THanks for response! Do you think that I would notice a huge difference between a RIB and an aluminum bottom if the lake isn't very choppy? RIB I would need trailer, etc...more $...so if aluminum bottom ok then probably go with that...advice?
If you want to go with soft boat (s.i.b.) that should be doable as well though you won't have anywhere near the same power as the weight, length and hull design will not tolerate or necessitate it. I had a 14 ft zodiac with a inflatable keel and aluminum floor, that boat ran real good with a 35 hp Evinrude on it. You'll need to look at manufacturers recommendation for the boat of course when powering it. Also had a 12 ft Metzeler with a 20 hp Merc on it, that boat ran well too. I don't think you'll want to be challenging waves bigger than a foot with kids on board a sib boat. The Prime difference between the S.I.B (soft boat) and the rib (rigid hull) will be the re-entry in waves as I see it, The sib will bounce more due to lighter weight, the rib will cut the water better. On a sib you'll be using the tiller handle, in a rib, seating and remote steering, that sort of thing. All goes down to what you want. The rib will of course give you much greater comfort and safety (kids staying inside) so it all comes down to how long, how much and how far you are going to be out... Good Luck!
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Old 27 March 2011, 23:20   #8
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For a 15-16 foot fully inflatable (SIB), I'd recommend a trailer. The set up & take down time for an inflatable of that size (as well as it's weight) is substantial enough that you would likely forgo afternoon outings that you might otherwise take if you had it on a trailer. On the other hand if you are keeping it in the water at a lake where you have a cottage, then a boat trailer would not be necessary, but a utility trailer or a pick up truck probably would still be needed for the seasonal transportation.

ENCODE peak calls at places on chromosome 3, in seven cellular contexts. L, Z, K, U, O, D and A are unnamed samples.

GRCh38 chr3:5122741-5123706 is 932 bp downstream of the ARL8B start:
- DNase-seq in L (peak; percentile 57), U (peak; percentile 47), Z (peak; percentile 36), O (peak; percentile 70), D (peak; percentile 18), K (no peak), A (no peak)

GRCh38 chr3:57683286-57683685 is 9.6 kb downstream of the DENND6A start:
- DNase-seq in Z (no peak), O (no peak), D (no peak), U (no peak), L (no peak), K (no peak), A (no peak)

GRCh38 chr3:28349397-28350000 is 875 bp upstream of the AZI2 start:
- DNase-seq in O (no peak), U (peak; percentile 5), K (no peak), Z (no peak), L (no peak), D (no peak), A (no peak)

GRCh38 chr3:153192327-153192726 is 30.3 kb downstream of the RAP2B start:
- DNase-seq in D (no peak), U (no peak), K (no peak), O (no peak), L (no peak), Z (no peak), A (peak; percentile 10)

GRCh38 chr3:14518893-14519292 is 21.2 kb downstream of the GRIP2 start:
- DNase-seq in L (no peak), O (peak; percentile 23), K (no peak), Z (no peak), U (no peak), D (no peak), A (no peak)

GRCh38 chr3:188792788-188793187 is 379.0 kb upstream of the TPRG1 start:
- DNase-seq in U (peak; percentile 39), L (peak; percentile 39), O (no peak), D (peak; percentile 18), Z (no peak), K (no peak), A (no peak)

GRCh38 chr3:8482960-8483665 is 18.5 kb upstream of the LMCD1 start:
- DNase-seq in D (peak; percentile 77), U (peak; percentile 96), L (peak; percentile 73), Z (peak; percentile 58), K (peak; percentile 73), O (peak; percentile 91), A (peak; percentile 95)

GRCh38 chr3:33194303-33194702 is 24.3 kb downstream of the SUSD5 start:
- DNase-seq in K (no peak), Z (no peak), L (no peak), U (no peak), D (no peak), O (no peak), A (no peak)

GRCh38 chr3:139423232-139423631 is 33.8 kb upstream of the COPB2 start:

A SIB with speed tubes or better still, hijackers provides a tremendous improvement in peformance and comfort over a conventional SIB with the inflatable vee keel in choppy conditions. Even a smaller 10-12' SIB will still be much more seaworthy than a conventional 16-18 aluminum fishing boat (but obviously not nearly as comfortable). I regularly use my SIB on Lake Winnipeg, which is a little bigger than Lake Ontario and smaller than Lake Erie, and it has been very capable in some pretty rough conditions. If I needed a boat that was to be used exclusive on great lake sized lakes or on coastal waters I would go with a RIB. On lakes smaller than that and on rivers, a 15-16' SIB can offer several advantages over a RIB of similar length. This would include; more launching & beaching locations, access to shallow areas, the ability to run rapids without damaging the hull, and better economy.
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Old 28 March 2011, 21:45   #9
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... Lake Winnipeg, which is a little bigger than Lake Ontario and smaller than Lake Erie...
Ya, but it's frozen for 10 months of the year isn't it?

My second boat was a 14' Zodiac Futura. I ran a 40 HP on the back of it and dollar for dollar, it was hard to find anything more fun. It had lots of room in it (far more than my 20' RIB) and took off like a missile... Literally stood up on it's hind bits, and when it came back down, you were already doing 40 mph. I could run around all day on 5 gallons of fuel, land anywhere, and it pulled kids in tubes without a hitch. In the winter, I rolled it up and stuck it in my basement.

I did put it on a light duty trailer because hefting a 40 around isn't easy. The boats are very light though, so almost anything will do. I see a lot of people just using little flatbed trailers that you buy as a kit at Home Depot... You don't really need to put the trailer into the water, so galvanizing isn't an issue.

On occasion, I miss this little boat... mostly at the gas pump, but when the weather blows up a bit, the RIB is incomparable...